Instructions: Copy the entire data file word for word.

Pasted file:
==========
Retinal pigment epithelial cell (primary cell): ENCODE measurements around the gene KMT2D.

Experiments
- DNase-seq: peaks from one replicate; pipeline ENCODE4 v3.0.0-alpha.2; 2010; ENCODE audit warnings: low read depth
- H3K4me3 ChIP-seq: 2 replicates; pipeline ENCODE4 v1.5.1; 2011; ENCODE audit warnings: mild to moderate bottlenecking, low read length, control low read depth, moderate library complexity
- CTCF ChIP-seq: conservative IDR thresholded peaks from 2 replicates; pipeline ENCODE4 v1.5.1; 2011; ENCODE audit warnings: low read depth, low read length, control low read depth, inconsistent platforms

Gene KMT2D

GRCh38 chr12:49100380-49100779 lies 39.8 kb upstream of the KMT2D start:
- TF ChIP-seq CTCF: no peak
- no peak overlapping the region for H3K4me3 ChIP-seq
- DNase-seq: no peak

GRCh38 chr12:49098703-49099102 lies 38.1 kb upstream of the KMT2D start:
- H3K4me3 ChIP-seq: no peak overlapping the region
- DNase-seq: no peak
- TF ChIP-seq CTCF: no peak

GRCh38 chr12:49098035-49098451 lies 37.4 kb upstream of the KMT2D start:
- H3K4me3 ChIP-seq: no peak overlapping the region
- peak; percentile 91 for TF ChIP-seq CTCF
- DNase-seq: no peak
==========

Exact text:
Retinal pigment epithelial cell (primary cell): ENCODE measurements around the gene KMT2D.

Experiments
- DNase-seq: peaks from one replicate; pipeline ENCODE4 v3.0.0-alpha.2; 2010; ENCODE audit warnings: low read depth
- H3K4me3 ChIP-seq: 2 replicates; pipeline ENCODE4 v1.5.1; 2011; ENCODE audit warnings: mild to moderate bottlenecking, low read length, control low read depth, moderate library complexity
- CTCF ChIP-seq: conservative IDR thresholded peaks from 2 replicates; pipeline ENCODE4 v1.5.1; 2011; ENCODE audit warnings: low read depth, low read length, control low read depth, inconsistent platforms

Gene KMT2D

GRCh38 chr12:49100380-49100779 lies 39.8 kb upstream of the KMT2D start:
- TF ChIP-seq CTCF: no peak
- no peak overlapping the region for H3K4me3 ChIP-seq
- DNase-seq: no peak

GRCh38 chr12:49098703-49099102 lies 38.1 kb upstream of the KMT2D start:
- H3K4me3 ChIP-seq: no peak overlapping the region
- DNase-seq: no peak
- TF ChIP-seq CTCF: no peak

GRCh38 chr12:49098035-49098451 lies 37.4 kb upstream of the KMT2D start:
- H3K4me3 ChIP-seq: no peak overlapping the region
- peak; percentile 91 for TF ChIP-seq CTCF
- DNase-seq: no peak